This is not a big story, but it’s worth highlighting because of the pernicious effects of science journalism, which suffers from the same faults as political journalism. Emphasis on extremes, cheerleading, opinion masked as fact, over-certainty, no deviance from official narratives, and so on and so forth.
We’ll walk through one of these pieces for the fun of it and see what lessons can be drawn. (Thanks to Benny Peiser at the Global Warming Policy Foundation for the tip.)
On the official American Physical Institute site is the article “Pinpointing the Roots of Extreme Weather Events“, which boasts, “A statistical method for fingerprinting the patterns of heat waves and cold spells could reveal whether climate change caused an extreme weather event.”
This is something regular readers will be familiar with. I mean, claims to be able to identify whether some bad (never good) weather event can be blamed on global cooling a.k.a. global warming a.k.a. climate chance a.k.a. whatever. We saw in the paper “The Climate Blame Game: Are we really causing extreme weather?” this can’t be done with any reasonable degree of certainty.
How about here?
Article starts by saying it was hot out west somewhere, and that the temperature was “unprecedented”. By which they could have only meant it was slightly above the small number of records kept over a limited number of years using modern measuring equipment. Anyway, there is our “bad” event.
We now have to blame the bad—never good!—event on people, else it becomes a non-story. The author obliges: “Climate models indicate that extreme heat waves—prolonged periods with sustained temperatures above average—will likely occur more often and with increasing severity if Earth’s overall temperatures continue to rise.”
This “likely” is transformed into near certainty by appearing next to the following sentence, “But teasing out whether climate change caused a specific heat wave or cold spell remains difficult.”
Impossible, I say, because the climate models can’t be trusted. (More on this another day: even modelers are being forced to publicly admit this.)
Skip that. Author says IDing global cooling as the culprit
could become easier with a new method from statistical physicists Valerio Lucarini of the University of Reading, UK, and Vera Gálfi of Uppsala University, Sweden. Their method allows the user to uncover what set of characteristics define an extreme weather event for a specific climate and then to use those fingerprints to determine whether a real event, such as any of the 2021 heat waves, was caused by the natural variability of the climate or by global warming.
Okay, sounds interesting enough. Maybe if it took into account the gross over-certainty of the models’ future forecasts something good could come out of it.
The ability to make these inferences comes, Lucarini says, because of the similarity of the patterns of simulated extreme events. The analysis shows that these events all sit in the same “universality class”—a term for a collection of things that have converging properties…
The predictive power of the model also sets it apart from others that aim to pinpoint the cause of a specific extreme climate event. Lucarini says that other methods are largely empirical, meaning that the tools can indicate the likelihood that a past extreme event was caused by climate change but cannot predict the probable occurrence of future such events. “Our methodology allows us to do that,” he says.
The author also says the method uses the same kinds of climate models the IPCC uses. So this is serious stuff! Does it work?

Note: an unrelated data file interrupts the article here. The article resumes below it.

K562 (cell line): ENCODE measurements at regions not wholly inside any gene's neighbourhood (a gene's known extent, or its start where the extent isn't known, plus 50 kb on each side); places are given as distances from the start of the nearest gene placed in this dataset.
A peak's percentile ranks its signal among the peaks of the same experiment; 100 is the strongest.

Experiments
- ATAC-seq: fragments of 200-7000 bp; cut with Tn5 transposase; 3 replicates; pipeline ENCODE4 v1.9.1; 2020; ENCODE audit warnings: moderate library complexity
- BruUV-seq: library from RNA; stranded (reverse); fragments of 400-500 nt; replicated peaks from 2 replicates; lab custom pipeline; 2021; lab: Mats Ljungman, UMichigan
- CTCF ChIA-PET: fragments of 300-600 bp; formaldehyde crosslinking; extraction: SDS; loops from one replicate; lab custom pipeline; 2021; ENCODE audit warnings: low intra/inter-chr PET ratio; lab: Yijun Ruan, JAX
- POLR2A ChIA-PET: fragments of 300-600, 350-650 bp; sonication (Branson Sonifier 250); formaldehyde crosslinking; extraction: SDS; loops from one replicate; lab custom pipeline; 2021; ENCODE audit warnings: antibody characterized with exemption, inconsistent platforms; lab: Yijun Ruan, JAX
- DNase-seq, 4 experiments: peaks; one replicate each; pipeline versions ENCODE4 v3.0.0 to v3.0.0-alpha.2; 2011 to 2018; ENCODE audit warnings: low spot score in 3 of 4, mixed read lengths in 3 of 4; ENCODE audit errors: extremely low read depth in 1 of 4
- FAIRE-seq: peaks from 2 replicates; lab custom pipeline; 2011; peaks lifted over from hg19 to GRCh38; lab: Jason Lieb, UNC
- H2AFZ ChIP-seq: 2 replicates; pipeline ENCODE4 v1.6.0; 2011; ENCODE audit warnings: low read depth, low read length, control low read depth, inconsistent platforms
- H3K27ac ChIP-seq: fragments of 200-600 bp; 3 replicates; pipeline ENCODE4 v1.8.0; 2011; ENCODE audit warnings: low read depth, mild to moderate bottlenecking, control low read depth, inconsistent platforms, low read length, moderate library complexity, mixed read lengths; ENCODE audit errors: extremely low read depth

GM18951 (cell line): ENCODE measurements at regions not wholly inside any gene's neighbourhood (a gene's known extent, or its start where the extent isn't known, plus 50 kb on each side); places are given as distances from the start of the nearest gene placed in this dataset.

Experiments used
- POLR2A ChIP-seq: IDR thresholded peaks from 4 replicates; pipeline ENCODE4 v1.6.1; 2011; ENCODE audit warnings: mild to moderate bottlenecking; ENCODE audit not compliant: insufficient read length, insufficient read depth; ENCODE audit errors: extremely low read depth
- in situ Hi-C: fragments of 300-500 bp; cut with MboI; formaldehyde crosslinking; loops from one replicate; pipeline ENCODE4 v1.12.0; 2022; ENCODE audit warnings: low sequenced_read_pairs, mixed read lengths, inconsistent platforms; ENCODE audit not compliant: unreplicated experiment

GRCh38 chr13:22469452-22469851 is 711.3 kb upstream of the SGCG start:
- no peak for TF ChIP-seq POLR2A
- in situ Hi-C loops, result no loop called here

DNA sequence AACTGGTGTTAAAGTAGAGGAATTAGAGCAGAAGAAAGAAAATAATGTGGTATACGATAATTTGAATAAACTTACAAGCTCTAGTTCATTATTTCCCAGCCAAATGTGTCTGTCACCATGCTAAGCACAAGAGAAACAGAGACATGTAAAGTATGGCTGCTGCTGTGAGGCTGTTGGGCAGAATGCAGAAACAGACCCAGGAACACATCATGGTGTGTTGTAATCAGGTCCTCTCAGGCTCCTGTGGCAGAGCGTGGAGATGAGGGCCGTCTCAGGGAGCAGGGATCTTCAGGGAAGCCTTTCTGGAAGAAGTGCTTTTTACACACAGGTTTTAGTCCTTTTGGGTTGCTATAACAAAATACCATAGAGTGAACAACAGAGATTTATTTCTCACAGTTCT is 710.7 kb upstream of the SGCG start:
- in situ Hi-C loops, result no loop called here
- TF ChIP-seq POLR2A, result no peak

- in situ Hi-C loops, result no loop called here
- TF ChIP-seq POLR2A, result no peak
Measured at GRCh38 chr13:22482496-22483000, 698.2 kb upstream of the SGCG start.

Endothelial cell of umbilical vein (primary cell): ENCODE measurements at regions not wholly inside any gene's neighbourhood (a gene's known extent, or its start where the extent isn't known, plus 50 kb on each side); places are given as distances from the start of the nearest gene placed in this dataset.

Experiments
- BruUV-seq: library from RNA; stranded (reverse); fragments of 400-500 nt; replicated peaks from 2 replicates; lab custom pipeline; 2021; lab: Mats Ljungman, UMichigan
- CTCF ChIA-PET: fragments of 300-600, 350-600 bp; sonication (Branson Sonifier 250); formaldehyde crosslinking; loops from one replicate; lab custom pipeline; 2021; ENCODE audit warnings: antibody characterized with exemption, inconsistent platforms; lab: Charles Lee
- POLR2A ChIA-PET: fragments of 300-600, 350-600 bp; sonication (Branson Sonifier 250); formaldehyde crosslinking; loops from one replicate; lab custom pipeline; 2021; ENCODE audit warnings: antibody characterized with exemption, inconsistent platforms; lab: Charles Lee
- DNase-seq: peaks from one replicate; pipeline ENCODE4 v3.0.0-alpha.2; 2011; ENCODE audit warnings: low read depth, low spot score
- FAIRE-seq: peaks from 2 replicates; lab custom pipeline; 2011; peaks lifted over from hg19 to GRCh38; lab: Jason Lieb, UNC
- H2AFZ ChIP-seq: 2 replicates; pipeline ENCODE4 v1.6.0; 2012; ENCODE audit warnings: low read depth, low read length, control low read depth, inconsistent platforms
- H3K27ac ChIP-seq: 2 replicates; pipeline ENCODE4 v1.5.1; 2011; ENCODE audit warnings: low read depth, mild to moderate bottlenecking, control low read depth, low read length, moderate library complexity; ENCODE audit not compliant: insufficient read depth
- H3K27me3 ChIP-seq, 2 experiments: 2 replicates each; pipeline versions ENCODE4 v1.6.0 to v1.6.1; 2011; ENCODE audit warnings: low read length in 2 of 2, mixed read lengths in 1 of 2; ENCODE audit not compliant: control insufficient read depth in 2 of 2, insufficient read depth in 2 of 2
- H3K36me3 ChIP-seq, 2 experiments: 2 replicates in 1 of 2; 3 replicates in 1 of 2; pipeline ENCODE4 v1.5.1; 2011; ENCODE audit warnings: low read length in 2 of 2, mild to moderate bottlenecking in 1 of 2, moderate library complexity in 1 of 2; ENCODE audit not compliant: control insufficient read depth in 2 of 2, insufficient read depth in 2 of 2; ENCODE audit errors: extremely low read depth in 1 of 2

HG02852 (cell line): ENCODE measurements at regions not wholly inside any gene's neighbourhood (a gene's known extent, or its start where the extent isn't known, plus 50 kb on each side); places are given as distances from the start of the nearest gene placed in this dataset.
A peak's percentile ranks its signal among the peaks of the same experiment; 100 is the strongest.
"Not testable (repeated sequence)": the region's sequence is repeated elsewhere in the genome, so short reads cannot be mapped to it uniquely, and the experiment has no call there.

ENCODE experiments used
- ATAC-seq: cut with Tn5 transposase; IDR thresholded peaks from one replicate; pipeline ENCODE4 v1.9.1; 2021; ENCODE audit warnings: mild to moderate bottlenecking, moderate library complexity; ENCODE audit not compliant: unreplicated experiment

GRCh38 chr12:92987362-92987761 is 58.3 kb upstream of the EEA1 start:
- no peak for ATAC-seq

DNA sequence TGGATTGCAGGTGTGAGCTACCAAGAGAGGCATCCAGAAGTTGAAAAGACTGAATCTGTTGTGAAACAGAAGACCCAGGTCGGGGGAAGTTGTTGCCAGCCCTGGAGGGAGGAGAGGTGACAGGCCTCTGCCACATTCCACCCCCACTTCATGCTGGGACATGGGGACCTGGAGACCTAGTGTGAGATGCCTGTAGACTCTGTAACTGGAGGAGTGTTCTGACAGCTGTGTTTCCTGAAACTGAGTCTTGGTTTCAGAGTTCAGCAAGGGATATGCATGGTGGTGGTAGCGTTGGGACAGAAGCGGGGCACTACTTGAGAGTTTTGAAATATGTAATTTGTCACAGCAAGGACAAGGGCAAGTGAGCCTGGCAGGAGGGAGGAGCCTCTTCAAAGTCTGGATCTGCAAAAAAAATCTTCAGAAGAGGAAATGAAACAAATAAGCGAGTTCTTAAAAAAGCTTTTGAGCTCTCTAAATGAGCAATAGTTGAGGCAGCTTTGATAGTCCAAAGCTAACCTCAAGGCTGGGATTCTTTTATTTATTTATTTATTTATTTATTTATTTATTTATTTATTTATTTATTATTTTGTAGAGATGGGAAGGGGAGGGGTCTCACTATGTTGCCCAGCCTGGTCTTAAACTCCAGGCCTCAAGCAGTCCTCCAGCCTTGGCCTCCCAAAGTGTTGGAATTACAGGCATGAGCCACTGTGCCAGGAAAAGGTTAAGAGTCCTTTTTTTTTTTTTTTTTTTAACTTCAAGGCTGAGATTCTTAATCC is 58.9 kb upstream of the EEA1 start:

The team tested the model for two extreme temperature events from 2010: a month-long heat wave in Russia, where temperatures soared to 20 °F (11 °C) above average, and a cold spell in Mongolia, which brought heavy snow and temperatures of -58 °F (-50 °C)…The team found that both events were expected from the natural variability of the climate.
Say, it seems their method does work. Let’s go and look at the actual paper and see what’s what. It’s the peer-reviewed “A large deviation theory-based analysis of heat waves and cold spells in a simplified model of the general circulation of the atmosphere” in the Journal of Statistical Mechanics: Theory and Experiment.
I’ll skip all the probability (which any trained statistician can follow with ease) and focus on the physical model used, and which is key, and which the press piece said was like that used by the IPCC.
Compared to a full atmospheric general circulation model, moist processes are omitted, and simple parameterisations are used to account for the effect of friction (Rayleigh friction), diabatic heating (Newtonian cooling), and diffusion…
We run the model in a simple symmetric setting (usually referred to as an aquaplanet), i.e. without orography. We remove the annual and diurnal cycle, and use a symmetric forcing with respect to the equator…
Ah. A toy. The model is a toy, resembling our real atmosphere and planet in the same way the spinning globe on your desk resembles the plate tectonics of the real earth. If the globe was one big ocean.
So they ran their toy model, a not unfamiliar practice in physics, and not useless to learn from, and discovered the toy had certain statistical properties.
Since the toy has nothing really to do with the actual atmosphere, its statistics won’t either. Maybe the technique of drawing those statistics might someday be useful if actual models become good enough to rely on. Until then, it’s all, as they say, academic.
Yet it will still be difficult for most to not draw the conclusion that Something Important Happened Here, and that global cooling etc. is a problem. Which is the point of the news article.
I don’t mean to suggest the motives of all involved were anything less than earnest. I do mean to say that we could do with a lot less journalism.
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